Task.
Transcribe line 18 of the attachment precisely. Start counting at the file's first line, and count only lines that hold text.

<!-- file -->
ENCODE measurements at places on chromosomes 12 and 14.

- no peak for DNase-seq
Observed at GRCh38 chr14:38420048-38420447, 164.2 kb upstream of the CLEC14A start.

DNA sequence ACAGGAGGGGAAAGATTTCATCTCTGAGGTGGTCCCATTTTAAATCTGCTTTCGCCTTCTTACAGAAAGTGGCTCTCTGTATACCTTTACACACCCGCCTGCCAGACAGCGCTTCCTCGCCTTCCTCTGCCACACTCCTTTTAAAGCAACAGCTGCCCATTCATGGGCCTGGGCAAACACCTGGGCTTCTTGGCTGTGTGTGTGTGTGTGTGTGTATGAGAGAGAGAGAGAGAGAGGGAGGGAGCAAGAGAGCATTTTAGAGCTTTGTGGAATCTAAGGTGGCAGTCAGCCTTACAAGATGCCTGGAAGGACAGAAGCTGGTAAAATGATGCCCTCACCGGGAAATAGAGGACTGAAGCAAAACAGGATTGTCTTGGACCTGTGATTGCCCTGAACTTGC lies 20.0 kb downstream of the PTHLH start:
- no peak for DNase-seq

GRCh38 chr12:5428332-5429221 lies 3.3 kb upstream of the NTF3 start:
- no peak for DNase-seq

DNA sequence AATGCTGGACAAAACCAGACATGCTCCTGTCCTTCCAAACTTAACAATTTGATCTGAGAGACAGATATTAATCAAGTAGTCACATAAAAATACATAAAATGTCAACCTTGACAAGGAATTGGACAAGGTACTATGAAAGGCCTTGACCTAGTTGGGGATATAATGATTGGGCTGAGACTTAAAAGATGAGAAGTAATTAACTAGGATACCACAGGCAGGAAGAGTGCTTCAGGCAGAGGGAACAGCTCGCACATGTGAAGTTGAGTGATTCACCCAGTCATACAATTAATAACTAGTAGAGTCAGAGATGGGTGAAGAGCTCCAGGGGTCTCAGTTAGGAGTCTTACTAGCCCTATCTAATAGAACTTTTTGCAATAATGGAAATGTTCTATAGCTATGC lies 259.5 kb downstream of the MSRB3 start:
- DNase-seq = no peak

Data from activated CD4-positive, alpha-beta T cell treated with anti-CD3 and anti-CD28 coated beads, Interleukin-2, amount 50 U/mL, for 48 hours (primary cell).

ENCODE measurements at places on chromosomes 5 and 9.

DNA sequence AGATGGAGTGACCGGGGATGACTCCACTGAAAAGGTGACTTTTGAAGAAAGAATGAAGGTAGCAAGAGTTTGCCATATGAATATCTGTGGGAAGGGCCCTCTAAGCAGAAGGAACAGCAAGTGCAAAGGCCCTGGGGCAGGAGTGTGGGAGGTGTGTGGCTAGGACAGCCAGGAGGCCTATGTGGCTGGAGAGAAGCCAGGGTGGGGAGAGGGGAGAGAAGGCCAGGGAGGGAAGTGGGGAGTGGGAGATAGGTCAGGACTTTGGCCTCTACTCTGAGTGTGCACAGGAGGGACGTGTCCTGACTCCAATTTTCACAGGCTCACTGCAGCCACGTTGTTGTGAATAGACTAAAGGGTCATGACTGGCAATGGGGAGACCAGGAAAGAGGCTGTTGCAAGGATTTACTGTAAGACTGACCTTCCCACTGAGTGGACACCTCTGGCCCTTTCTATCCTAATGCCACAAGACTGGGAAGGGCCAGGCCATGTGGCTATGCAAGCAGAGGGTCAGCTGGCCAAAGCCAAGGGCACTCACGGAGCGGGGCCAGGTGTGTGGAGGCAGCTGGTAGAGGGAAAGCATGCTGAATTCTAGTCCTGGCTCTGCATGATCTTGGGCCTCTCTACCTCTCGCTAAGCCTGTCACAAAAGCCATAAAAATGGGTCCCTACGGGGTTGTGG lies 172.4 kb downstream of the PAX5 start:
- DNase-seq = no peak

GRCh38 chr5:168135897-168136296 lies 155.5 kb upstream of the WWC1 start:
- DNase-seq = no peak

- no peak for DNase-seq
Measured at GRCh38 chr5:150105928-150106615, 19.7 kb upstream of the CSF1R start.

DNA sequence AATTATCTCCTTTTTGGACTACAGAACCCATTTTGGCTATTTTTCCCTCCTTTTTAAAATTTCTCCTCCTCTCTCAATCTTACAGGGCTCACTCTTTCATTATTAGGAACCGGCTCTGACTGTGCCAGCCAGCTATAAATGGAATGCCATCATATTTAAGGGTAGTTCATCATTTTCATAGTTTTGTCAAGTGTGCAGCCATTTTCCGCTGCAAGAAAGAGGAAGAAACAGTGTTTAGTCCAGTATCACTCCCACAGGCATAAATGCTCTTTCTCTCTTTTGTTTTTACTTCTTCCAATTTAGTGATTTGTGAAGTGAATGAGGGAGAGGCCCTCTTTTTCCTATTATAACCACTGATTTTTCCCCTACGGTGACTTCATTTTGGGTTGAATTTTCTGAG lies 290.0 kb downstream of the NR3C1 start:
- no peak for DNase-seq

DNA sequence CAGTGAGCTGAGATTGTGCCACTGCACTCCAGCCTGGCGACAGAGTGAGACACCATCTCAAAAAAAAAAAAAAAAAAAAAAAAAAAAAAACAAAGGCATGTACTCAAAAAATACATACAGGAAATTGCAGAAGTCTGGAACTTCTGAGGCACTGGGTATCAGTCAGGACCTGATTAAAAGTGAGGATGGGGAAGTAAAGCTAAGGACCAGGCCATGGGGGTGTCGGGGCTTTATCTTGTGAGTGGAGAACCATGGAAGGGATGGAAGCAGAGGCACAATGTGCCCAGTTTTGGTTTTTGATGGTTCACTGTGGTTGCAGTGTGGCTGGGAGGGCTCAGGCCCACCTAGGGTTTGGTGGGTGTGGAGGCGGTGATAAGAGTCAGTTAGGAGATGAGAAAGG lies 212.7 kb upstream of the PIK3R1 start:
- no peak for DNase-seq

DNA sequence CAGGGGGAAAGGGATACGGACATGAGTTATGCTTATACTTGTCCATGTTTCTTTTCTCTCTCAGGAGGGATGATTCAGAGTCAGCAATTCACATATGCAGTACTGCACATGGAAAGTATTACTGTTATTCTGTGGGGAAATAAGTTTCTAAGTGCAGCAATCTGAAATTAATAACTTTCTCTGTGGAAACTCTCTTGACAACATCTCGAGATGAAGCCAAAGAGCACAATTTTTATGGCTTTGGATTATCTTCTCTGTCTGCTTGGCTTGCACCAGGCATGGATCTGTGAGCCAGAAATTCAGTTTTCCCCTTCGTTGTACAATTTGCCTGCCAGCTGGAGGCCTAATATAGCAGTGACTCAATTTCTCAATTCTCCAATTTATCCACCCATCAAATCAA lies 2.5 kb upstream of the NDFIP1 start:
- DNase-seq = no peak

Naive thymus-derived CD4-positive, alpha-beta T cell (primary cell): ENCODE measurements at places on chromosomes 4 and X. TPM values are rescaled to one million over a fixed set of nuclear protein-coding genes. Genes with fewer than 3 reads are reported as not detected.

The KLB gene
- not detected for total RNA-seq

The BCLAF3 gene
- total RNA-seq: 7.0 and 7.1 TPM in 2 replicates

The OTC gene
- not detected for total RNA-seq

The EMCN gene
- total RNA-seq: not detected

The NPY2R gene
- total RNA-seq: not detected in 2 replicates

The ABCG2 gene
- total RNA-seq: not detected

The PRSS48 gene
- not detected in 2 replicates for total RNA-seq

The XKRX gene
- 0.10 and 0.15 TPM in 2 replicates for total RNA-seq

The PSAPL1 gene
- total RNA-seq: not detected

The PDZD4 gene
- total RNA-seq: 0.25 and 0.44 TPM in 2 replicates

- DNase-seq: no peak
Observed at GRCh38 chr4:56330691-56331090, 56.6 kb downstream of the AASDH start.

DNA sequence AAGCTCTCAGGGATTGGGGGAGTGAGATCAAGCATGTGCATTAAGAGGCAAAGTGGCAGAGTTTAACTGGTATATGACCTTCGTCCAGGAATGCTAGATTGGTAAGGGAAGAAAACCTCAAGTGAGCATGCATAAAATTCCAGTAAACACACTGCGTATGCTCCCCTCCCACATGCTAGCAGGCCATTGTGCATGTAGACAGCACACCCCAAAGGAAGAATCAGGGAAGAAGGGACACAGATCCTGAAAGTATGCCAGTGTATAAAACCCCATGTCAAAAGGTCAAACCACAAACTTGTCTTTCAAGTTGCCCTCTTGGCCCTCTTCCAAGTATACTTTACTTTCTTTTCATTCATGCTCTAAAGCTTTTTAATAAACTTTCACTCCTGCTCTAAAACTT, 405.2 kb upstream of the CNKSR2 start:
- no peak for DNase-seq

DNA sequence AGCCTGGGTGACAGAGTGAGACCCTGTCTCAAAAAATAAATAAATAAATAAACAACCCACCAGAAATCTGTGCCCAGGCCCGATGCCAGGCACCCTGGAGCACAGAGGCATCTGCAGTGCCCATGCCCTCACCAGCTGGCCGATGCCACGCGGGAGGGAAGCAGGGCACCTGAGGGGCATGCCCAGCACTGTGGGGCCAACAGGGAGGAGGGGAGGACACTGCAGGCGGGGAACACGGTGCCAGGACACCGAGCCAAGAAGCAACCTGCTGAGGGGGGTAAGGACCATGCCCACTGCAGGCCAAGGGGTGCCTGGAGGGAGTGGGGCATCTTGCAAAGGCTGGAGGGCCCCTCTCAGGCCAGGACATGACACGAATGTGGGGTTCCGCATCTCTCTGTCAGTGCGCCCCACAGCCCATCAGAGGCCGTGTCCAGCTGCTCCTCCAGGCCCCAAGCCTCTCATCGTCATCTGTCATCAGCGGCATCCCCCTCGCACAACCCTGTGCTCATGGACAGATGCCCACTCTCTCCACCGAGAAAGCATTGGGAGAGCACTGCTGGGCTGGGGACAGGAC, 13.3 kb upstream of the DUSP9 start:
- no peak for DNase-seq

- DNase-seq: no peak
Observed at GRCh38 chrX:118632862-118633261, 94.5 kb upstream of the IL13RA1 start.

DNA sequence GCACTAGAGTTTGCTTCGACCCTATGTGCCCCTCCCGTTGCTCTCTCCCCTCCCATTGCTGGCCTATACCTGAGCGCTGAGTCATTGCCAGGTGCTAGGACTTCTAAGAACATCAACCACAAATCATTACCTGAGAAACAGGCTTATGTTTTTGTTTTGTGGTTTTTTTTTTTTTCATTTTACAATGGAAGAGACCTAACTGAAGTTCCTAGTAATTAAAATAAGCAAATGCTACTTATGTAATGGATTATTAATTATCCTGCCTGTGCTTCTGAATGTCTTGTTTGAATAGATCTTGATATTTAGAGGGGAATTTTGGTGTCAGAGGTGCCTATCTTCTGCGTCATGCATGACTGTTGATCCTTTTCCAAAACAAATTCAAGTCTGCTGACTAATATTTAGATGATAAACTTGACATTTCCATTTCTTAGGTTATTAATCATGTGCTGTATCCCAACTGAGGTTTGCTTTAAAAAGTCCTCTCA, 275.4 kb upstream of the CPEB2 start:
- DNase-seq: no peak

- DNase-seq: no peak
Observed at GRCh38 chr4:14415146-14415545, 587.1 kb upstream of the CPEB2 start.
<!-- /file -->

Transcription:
DNA sequence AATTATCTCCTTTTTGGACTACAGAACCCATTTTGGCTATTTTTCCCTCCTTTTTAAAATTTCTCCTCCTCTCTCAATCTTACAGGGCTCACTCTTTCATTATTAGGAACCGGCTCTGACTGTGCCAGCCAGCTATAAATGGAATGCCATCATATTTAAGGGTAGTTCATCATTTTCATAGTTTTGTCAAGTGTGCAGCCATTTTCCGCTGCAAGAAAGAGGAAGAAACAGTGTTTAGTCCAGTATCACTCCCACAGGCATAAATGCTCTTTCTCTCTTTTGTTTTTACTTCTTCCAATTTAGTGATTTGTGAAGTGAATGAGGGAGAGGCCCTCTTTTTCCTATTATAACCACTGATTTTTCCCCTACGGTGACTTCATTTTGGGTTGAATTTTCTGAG lies 290.0 kb downstream of the NR3C1 start: